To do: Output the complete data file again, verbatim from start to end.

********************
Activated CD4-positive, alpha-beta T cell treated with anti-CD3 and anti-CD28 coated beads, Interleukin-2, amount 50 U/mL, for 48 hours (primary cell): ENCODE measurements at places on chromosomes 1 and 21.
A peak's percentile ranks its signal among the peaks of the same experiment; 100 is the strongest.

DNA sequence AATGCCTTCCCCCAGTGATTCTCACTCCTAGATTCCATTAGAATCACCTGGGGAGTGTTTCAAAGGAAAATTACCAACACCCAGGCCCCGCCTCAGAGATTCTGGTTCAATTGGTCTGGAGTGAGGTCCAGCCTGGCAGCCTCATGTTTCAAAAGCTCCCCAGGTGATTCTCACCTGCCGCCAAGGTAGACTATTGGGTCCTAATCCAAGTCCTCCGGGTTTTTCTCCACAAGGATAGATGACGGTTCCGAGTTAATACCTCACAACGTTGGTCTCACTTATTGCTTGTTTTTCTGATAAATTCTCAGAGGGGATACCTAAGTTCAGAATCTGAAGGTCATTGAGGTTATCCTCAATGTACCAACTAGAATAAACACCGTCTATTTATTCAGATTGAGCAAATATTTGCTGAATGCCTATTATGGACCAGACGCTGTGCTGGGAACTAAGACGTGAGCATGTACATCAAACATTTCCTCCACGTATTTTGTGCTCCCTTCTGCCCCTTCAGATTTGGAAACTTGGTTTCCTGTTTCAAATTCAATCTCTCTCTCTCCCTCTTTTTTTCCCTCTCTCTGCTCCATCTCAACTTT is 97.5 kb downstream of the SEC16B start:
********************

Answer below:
Activated CD4-positive, alpha-beta T cell treated with anti-CD3 and anti-CD28 coated beads, Interleukin-2, amount 50 U/mL, for 48 hours (primary cell): ENCODE measurements at places on chromosomes 1 and 21.
A peak's percentile ranks its signal among the peaks of the same experiment; 100 is the strongest.

DNA sequence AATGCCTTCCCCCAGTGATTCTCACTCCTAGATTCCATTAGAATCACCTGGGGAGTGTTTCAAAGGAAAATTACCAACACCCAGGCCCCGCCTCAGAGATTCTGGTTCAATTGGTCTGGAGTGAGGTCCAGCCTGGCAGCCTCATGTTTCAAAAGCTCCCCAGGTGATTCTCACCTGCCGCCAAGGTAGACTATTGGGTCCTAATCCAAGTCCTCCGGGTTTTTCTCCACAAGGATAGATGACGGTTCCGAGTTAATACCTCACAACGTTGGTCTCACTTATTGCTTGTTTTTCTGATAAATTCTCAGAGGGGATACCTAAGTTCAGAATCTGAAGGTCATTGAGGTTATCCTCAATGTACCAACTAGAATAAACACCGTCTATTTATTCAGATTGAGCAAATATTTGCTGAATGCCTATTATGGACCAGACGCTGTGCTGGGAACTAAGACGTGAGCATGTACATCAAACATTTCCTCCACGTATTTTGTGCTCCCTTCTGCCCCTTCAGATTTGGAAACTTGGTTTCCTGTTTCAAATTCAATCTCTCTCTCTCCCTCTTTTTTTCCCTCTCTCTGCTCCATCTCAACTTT is 97.5 kb downstream of the SEC16B start: